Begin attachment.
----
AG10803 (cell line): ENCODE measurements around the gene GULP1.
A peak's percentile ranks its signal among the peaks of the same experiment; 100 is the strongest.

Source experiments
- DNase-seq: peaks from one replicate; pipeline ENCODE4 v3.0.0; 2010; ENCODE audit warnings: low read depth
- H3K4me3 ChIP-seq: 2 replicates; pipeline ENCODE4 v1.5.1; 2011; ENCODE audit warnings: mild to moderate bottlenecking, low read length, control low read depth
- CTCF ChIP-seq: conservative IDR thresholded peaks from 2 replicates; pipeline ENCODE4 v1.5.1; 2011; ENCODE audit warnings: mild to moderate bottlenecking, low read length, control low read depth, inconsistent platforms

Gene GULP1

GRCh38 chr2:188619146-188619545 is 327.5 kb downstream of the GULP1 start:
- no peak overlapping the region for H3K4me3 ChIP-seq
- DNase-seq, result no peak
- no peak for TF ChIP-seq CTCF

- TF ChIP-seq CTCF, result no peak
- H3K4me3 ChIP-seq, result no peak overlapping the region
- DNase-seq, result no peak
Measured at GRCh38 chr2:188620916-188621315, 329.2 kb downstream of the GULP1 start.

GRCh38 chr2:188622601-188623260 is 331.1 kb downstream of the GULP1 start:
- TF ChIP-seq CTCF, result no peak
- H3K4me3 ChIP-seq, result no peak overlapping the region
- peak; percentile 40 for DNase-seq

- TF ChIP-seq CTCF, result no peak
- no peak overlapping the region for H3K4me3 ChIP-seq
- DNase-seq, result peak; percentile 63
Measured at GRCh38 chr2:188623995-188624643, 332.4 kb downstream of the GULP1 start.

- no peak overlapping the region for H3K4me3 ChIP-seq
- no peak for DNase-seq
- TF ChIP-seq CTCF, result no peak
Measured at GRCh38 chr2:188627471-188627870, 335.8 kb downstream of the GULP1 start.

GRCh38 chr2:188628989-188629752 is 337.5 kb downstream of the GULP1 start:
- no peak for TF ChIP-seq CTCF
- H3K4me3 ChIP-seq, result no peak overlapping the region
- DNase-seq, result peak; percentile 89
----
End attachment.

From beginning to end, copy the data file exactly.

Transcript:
AG10803 (cell line): ENCODE measurements around the gene GULP1.
A peak's percentile ranks its signal among the peaks of the same experiment; 100 is the strongest.

Source experiments
- DNase-seq: peaks from one replicate; pipeline ENCODE4 v3.0.0; 2010; ENCODE audit warnings: low read depth
- H3K4me3 ChIP-seq: 2 replicates; pipeline ENCODE4 v1.5.1; 2011; ENCODE audit warnings: mild to moderate bottlenecking, low read length, control low read depth
- CTCF ChIP-seq: conservative IDR thresholded peaks from 2 replicates; pipeline ENCODE4 v1.5.1; 2011; ENCODE audit warnings: mild to moderate bottlenecking, low read length, control low read depth, inconsistent platforms

Gene GULP1

GRCh38 chr2:188619146-188619545 is 327.5 kb downstream of the GULP1 start:
- no peak overlapping the region for H3K4me3 ChIP-seq
- DNase-seq, result no peak
- no peak for TF ChIP-seq CTCF

- TF ChIP-seq CTCF, result no peak
- H3K4me3 ChIP-seq, result no peak overlapping the region
- DNase-seq, result no peak
Measured at GRCh38 chr2:188620916-188621315, 329.2 kb downstream of the GULP1 start.

GRCh38 chr2:188622601-188623260 is 331.1 kb downstream of the GULP1 start:
- TF ChIP-seq CTCF, result no peak
- H3K4me3 ChIP-seq, result no peak overlapping the region
- peak; percentile 40 for DNase-seq

- TF ChIP-seq CTCF, result no peak
- no peak overlapping the region for H3K4me3 ChIP-seq
- DNase-seq, result peak; percentile 63
Measured at GRCh38 chr2:188623995-188624643, 332.4 kb downstream of the GULP1 start.

- no peak overlapping the region for H3K4me3 ChIP-seq
- no peak for DNase-seq
- TF ChIP-seq CTCF, result no peak
Measured at GRCh38 chr2:188627471-188627870, 335.8 kb downstream of the GULP1 start.

GRCh38 chr2:188628989-188629752 is 337.5 kb downstream of the GULP1 start:
- no peak for TF ChIP-seq CTCF
- H3K4me3 ChIP-seq, result no peak overlapping the region
- DNase-seq, result peak; percentile 89